Plan Ahead – See the lorry waiting to turn right, and the hill coming up, and knowing the road, the narrowing road beyond the bridge. Well it would be a lot easier to just take a few seconds out and allow the lorry to pass instead of making them wait and chance the overtake.

The Silent Follower – I had no idea this lad was following me until we had to move out to go around the two cars. Watching it back he had a bit of a panic brake as he checked it was clear and realised I’d slowed for a split second to make sure I was clipped in.

It’s Always A Race – After I knew he was there I had to make the gap. Always. I’m the same if I see someone in the distance. I have to catch up!

Nevermind The Crossing – What, 50 meters down the road, maybe not even that?! A lovely safe crossing that will stop the traffic so you can cross safely. Instead, you chance it on the road and try and intimidate me. Nice try, I guessed it was coming.

Popularity +1: As before, just take a second to let someone out. They’ll look kindly on cyclist in the future.. hopefully.

Kids Messing About: This was the third video that went on social media. Mixed reaction really. Kids just having fun and nobody was hurt to blaming the parents and to how stupid the girls were. Of course some said I should have stopped, and maybe I should have, I didn’t really know what was behind me though and a sudden stop to move the cone could have ended in me being rear ended. Still the fact remains, while we do get into mischief as kids, running into the road to put a cone in front of traffic is pretty stupid.

Ride To The Wall Filming – Check out a couple of my previous videos for the raw video filmed on my “proper” camera. Ride To The Wall is a charity event, for bikers, to ride to the National Memorial Arboretum to pay their respects to the fallen, and those still serving in the armed forces. I decided this year to film it from the the start but also managed to catch up and ride along side them for a while. I’ll join them on a motorbike one day.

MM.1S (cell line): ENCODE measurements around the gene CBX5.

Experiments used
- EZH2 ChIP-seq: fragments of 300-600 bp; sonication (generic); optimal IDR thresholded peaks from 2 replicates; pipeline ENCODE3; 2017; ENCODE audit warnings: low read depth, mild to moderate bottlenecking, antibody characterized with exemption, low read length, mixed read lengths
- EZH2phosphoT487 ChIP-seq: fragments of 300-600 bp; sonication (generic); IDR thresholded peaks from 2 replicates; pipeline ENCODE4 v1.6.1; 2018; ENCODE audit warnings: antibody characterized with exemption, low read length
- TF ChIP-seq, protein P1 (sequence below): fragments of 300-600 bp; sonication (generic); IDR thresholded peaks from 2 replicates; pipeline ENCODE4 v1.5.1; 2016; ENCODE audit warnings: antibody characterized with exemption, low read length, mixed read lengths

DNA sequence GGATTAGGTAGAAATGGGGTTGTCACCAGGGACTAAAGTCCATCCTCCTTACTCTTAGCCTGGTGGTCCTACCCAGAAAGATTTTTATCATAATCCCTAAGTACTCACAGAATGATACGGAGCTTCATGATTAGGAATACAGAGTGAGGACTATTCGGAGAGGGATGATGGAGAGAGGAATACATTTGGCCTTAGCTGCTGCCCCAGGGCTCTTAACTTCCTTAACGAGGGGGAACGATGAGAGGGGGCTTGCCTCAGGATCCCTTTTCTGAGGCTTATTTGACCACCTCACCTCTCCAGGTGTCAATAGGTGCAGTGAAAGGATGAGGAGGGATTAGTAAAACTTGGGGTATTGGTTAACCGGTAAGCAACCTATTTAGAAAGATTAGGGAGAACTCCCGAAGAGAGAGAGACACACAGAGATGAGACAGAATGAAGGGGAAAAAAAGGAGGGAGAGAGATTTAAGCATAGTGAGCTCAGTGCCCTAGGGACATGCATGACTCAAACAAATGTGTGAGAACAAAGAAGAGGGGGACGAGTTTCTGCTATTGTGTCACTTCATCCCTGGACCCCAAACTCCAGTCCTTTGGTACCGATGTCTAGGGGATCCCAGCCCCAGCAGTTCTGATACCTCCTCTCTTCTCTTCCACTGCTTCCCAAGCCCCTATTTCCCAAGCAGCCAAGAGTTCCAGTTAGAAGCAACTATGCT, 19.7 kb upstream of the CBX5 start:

Rev Bomb – This is just something that amused me. I think he was trying to intimidate the cyclist. Little does he know I love my cars too and knew what was going to happen 😉

Music by Ryan Little / Track called I’m Sorry
http://freemusicarchive.org/music/Ryan_Little/Before_Dawn_II/05_Im_Sorry

Peugeot PR10 c.1975-79 – Vive La France!

I have no idea where to start with this one. The French giant of Peugeot is somewhat of a mystery to me. I’m looking through website after website trying to track down and translate brochures and literature to find the exact model of this bike. From the small amounts of research I have done, the one thing I can say is it’s not going to be easy. Peugeot seem to have used their own specific sizing for threading and tubes and duplicated very similar transfer patterns between models. I’ve found many a page showing frustration at trying to track down the correct seat post or bottom bracket. Wonderful.

Anywho. Here it is.

The price I paid? 99p. I saw it listed on eBay and expected it to go for much more but on the morning of the auction ending it still had no bids. I took a chance and won it. The seller had described how the fixed cup was, well, fixed but apart from that it was ok. It looked in good condition and I’d spotted the Simplex dropouts so I figured it was worth the money.

Date wise I expected it to be a 1970’s model and after trawling through a few web pages I’ve managed to narrow it down to between ’75 and ’79. That’s all down to the head badge. The original listing stated the seller had removed the badge to sell separately. He did actually offer me the badge when I went to pick up the frame but I turned it down, only to buy it off him a week later after seeing it on a listing. It’s a nice two piece design. Luckily this is one of the things that actually helped out with the research as this is the only raised head badge Peugeot seems to have used.

The frame didn’t come with the handlebars or stem. Those, again, were additional buys off the same gent I got the frame off. It was only after I started researching that I realised the French frames used odd sizes. Off the top of my head, they use a 22mm stem instead of the British 22.2mm. You’d think the .2mm wouldn’t make much of a difference but it does! When I saw the listing for the Atax stem and bars from the same seller (stating they were from the Peugeout) I thought it would be best to buy them! That’s £12.50 into the bike so far.